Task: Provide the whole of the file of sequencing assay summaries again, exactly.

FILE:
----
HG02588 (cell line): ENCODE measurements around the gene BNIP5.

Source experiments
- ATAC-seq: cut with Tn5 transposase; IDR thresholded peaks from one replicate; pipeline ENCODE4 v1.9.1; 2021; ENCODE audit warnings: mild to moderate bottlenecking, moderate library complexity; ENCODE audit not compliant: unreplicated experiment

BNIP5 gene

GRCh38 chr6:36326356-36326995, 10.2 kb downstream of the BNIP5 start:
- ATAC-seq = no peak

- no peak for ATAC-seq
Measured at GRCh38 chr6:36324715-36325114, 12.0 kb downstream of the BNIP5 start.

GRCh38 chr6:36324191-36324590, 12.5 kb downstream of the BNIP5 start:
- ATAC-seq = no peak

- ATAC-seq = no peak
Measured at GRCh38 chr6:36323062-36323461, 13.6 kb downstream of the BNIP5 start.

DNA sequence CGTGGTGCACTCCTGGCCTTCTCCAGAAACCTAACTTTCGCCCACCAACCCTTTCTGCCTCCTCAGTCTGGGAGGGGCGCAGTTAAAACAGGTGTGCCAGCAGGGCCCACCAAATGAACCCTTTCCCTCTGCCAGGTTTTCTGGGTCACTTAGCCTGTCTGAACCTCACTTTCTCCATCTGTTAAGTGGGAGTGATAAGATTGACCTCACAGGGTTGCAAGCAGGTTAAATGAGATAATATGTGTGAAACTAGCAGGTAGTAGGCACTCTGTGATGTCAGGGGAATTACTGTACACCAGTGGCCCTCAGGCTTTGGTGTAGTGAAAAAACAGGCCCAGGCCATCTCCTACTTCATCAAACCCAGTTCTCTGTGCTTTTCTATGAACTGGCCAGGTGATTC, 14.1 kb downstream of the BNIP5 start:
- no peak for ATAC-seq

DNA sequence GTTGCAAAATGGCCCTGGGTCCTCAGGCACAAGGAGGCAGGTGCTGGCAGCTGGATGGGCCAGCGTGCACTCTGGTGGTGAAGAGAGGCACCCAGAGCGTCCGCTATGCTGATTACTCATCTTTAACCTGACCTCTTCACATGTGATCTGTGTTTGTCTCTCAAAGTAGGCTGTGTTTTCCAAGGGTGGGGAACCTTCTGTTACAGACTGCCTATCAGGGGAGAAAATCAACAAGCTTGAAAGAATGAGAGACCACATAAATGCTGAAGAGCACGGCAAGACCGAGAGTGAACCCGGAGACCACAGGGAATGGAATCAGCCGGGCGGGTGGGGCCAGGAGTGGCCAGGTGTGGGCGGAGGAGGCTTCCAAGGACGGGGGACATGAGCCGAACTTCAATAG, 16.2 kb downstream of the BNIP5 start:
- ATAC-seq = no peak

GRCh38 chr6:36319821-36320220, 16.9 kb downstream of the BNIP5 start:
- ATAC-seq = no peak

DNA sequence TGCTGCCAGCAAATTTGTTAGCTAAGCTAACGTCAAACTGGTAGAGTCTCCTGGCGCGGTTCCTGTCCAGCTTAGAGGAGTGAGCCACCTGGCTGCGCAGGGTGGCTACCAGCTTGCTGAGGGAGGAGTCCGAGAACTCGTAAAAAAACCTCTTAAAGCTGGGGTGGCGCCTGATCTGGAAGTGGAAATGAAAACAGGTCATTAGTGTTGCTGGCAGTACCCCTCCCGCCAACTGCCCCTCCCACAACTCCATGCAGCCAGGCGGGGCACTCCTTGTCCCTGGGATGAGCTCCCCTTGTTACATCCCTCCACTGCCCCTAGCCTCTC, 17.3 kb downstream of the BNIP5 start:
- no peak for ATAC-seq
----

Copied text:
HG02588 (cell line): ENCODE measurements around the gene BNIP5.

Source experiments
- ATAC-seq: cut with Tn5 transposase; IDR thresholded peaks from one replicate; pipeline ENCODE4 v1.9.1; 2021; ENCODE audit warnings: mild to moderate bottlenecking, moderate library complexity; ENCODE audit not compliant: unreplicated experiment

BNIP5 gene

GRCh38 chr6:36326356-36326995, 10.2 kb downstream of the BNIP5 start:
- ATAC-seq = no peak

- no peak for ATAC-seq
Measured at GRCh38 chr6:36324715-36325114, 12.0 kb downstream of the BNIP5 start.

GRCh38 chr6:36324191-36324590, 12.5 kb downstream of the BNIP5 start:
- ATAC-seq = no peak

- ATAC-seq = no peak
Measured at GRCh38 chr6:36323062-36323461, 13.6 kb downstream of the BNIP5 start.

DNA sequence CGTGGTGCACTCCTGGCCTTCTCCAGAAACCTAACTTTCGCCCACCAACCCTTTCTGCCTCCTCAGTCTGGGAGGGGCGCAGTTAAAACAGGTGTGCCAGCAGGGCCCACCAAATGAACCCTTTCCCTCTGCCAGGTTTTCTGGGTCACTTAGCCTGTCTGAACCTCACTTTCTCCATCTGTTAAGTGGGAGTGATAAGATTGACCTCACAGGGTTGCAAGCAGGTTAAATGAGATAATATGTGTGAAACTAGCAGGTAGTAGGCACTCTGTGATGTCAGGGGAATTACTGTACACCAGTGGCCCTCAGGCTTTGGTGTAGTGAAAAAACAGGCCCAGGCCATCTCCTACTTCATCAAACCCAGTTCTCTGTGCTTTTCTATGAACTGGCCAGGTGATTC, 14.1 kb downstream of the BNIP5 start:
- no peak for ATAC-seq

DNA sequence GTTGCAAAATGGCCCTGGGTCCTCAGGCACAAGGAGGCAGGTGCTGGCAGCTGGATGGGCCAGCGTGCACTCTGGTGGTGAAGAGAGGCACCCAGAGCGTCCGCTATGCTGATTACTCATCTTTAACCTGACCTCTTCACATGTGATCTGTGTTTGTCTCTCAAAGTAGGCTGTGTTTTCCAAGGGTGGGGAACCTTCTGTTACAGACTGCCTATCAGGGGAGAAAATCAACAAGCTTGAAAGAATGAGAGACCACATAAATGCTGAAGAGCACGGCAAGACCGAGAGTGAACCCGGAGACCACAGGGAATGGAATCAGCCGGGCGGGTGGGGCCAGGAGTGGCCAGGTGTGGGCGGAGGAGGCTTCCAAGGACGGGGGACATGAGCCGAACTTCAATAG, 16.2 kb downstream of the BNIP5 start:
- ATAC-seq = no peak

GRCh38 chr6:36319821-36320220, 16.9 kb downstream of the BNIP5 start:
- ATAC-seq = no peak

DNA sequence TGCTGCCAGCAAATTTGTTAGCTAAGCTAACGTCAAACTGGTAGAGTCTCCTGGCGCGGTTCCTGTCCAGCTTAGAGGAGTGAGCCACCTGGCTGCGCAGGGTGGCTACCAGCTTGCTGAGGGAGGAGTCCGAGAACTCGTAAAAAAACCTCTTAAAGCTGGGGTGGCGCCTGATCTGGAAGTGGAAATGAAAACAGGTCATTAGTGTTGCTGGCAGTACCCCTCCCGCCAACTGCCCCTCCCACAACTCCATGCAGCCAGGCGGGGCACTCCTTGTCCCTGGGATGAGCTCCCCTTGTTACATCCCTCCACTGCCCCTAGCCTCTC, 17.3 kb downstream of the BNIP5 start:
- no peak for ATAC-seq